Latino Voter Wall Blocks Trump’s Path to White House

Latino voters are about to play a pivotal role in determining the outcome of the 2016 presidential election. The latest Latino Decisions polls show that Republican presidential nominee Trump is losing the Latino vote across the country, including in the battleground states of Nevada (where 17.2 percent of the eligible electorate is Latino), Colorado (14.5 percent) and Florida (18 percent). High turnout rates among Latinos, coupled with a strong preference toward Democratic nominee Hillary Clinton, ensures that those states stay blue.

Trump’s likely failure to win states with large Latino populations is not surprising to long-time observers of Latino politics. For many months, we have warned Republicans that Trump’s vitriolic attacks against immigrants will activate Latinos to turn out and vote against him and the GOP in record numbers. We witnessed a similar phenomenon in the mid-1990s in California with the anti-immigrant campaigns of Republican Governor Pete Wilson and Proposition 187. For the past eight weeks, the National Association of Latino Elected Officials Education Fund and Latino Decisions national tracking poll has documented the coming surge in Latino turnout and its rejection of the GOP.

Record numbers of Latinos will vote in this election. How do we know this?

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Aside from our statistical models, over the course of the tracking poll we have observed an increase in the number of Latinos saying they will vote. Figure 1 above is an example of one of several questions we used in the tracking poll to determine the degree to which individuals were likely to vote. What is evident is the seven-point increase from Week 1 to Week 8 in the number of respondents who said it was “very important” that they and people in their community vote in November.

We anticipated that the mobilization effects of Trump’s xenophobic rhetoric would be most pronounced among immigrant Latino voters and consumers of Spanish-language media. Thus, while Latino turnout overall would be historically high, it would be unsurpassed among immigrants and Spanish-dominant Hispanics. That phenomenon was confirmed by the tracking poll.

In another question, respondents were asked whether voting in the 2016 election felt more important than voting in 2012 or vice-verse. In the final week, 76 percent of respondents said that the 2016 election felt more important. Among consumers of English-language media, 74 percent said that this election was more important; Spanish-language media consumers said this election was more important by a rate of 90 percent—a difference of 16 points. This question and others in the poll conclusively demonstrate that immigrant Latinos are particularly energized to vote.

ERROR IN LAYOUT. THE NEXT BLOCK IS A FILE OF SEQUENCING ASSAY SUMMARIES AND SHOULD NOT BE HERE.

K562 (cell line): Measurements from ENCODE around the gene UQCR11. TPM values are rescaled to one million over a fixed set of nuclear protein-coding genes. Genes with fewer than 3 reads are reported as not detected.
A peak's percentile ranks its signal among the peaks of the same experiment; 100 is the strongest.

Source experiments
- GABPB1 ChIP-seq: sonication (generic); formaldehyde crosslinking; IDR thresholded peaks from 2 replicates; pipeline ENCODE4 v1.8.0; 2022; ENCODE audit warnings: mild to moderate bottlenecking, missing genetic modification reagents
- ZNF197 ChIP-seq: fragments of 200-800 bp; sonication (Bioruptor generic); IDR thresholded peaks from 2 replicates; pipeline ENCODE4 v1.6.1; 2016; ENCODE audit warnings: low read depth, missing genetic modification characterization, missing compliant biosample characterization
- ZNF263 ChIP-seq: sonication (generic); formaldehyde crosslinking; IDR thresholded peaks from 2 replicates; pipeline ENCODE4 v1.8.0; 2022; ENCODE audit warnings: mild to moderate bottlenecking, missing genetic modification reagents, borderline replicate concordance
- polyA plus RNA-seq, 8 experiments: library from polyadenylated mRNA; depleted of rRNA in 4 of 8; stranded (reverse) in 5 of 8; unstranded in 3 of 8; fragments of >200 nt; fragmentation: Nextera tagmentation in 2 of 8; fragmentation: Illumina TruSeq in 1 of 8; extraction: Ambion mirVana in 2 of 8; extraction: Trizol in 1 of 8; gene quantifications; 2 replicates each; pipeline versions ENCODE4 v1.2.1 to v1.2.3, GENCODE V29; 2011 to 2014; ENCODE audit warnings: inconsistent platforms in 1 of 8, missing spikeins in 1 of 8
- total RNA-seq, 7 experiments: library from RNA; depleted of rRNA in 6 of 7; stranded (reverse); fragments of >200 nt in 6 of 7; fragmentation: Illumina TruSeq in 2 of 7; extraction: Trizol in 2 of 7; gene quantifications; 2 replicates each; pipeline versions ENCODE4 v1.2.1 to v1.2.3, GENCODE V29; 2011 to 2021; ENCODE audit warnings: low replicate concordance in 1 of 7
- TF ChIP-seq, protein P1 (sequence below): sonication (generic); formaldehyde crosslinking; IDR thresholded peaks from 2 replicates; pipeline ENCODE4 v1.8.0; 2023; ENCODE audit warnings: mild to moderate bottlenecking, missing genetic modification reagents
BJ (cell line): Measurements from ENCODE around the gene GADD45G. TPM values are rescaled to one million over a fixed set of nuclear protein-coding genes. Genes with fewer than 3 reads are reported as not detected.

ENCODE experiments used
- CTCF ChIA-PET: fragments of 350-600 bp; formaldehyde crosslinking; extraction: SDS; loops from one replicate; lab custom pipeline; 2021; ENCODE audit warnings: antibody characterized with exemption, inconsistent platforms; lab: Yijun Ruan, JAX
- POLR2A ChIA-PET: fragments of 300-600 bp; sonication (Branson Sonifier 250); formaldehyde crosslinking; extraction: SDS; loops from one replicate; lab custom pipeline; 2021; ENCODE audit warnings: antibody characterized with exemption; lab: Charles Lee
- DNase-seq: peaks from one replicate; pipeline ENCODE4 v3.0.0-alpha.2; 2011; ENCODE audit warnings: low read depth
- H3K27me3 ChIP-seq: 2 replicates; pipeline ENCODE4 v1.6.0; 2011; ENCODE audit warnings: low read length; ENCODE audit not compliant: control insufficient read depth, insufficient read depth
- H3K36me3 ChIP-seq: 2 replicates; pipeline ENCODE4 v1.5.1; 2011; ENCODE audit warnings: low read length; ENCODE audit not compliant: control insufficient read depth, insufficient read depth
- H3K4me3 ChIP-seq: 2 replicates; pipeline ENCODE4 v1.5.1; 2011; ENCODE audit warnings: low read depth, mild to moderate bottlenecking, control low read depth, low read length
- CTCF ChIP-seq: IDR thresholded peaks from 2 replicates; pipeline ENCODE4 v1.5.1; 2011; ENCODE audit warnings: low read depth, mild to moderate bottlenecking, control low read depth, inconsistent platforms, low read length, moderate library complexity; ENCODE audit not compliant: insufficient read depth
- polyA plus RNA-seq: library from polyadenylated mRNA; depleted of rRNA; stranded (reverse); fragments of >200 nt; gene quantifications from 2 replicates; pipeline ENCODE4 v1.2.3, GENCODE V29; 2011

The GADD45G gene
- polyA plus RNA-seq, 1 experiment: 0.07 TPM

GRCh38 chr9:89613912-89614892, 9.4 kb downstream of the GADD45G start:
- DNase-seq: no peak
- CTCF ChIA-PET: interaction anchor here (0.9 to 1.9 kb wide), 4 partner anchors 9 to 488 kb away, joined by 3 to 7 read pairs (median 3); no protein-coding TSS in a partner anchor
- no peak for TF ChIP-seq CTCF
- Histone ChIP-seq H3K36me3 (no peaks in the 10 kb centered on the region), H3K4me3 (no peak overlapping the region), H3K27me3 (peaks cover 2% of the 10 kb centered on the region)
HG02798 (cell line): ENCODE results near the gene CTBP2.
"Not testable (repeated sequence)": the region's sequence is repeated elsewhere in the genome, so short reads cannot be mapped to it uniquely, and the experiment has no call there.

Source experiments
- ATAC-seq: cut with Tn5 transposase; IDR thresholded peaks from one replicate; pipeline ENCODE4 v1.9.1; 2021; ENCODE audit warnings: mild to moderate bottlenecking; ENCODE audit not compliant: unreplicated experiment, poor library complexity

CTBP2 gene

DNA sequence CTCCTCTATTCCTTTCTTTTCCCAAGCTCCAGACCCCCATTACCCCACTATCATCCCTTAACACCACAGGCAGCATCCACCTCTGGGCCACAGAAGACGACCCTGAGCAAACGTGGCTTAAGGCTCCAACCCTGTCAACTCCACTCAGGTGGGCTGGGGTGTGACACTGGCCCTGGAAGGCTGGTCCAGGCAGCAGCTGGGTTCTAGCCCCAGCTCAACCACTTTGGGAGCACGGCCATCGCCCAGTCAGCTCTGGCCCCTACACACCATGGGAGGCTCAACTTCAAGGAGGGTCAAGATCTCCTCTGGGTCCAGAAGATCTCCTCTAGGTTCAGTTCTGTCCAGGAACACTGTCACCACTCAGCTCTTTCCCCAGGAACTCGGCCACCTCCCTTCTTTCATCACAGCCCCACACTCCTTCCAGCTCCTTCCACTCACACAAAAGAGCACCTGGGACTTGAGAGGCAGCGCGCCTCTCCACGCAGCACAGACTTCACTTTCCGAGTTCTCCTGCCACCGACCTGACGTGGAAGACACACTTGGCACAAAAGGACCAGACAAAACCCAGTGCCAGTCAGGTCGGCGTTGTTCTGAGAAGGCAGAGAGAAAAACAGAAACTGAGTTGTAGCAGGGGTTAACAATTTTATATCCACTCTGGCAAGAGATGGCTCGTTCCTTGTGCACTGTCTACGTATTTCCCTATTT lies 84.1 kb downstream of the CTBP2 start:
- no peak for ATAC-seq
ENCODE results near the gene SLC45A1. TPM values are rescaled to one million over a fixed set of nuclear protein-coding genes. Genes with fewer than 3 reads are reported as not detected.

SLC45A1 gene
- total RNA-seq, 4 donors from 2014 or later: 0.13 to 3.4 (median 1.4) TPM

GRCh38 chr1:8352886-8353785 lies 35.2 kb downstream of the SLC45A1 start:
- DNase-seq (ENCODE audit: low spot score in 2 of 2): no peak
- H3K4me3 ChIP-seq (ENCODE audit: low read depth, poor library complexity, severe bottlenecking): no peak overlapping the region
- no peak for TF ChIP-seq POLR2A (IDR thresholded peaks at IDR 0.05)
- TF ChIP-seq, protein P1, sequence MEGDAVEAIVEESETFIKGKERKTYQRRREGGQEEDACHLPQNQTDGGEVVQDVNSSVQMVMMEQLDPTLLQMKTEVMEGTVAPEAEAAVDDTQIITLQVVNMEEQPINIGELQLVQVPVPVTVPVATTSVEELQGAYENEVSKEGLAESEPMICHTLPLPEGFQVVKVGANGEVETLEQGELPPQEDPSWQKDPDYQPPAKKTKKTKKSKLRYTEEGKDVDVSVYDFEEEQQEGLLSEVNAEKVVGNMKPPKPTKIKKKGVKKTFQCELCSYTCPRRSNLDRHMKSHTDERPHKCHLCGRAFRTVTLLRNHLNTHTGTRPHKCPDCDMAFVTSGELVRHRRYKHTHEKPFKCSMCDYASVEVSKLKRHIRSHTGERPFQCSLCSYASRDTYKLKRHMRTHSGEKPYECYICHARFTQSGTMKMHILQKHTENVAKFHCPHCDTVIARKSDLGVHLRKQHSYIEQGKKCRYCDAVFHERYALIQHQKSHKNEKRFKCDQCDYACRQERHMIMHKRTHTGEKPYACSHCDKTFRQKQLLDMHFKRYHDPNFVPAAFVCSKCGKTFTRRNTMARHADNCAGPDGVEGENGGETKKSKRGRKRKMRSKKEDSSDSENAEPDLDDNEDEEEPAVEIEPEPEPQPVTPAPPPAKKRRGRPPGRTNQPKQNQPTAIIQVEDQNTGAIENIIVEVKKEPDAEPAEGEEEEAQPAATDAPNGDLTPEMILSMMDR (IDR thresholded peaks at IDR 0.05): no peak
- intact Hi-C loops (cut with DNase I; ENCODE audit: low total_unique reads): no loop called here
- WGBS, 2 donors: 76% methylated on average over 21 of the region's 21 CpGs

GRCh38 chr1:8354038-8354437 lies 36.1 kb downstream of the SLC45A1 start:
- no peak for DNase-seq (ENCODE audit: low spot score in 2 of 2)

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The tracking poll affirms the existence of an energized Latino electorate. The key question is: Who will benefit most from that energy?

In Week 1 of the tracking poll (see Figure 2, above), 71 percent of Latinos said they were voting for Clinton, while 18 percent supported Trump, a gap of 53 points. By that point, Trump’s standing among Latinos was severely compromised as a result of his ongoing attacks against immigrants and promises to build a wall across the U.S.-Mexico border.

Yet, there were still opportunities for change. Perhaps an eleventh hour pivot and appeal to Latinos could have forestalled the Latino surge against him. Rather than take that course, Trump doubled-down on his appeals to conservative whites. This proved to be a strategic failure. In the last week of the tracking poll the gap between Clinton and Trump among Latino voters widened to 62 points.

Donald Trump set the tone for his campaign in June 2015 when he called undocumented Mexican immigrants rapists and drug dealers. Experts at Latino Decisions have warned that an anti-immigrant campaign strategy would end in failure. In a number of key battleground states, the Latino electorate is sizable and attacking them would be politically foolish. Those warnings have fallen on deaf ears.

Trump launched his campaign promising to build a wall to keep Americans safe from dangerous immigrants—a promise that was completely unfeasible to all but his supporters. Ironically, Trump has built a wall. It is a wall between him and the Latino electorate. In the end, that wall will block Trump’s path to the White House.


Adrian D. Pantoja, Ph.D., is Senior Analyst at Latino Decisions and Professor of Politics at Pitzer College.

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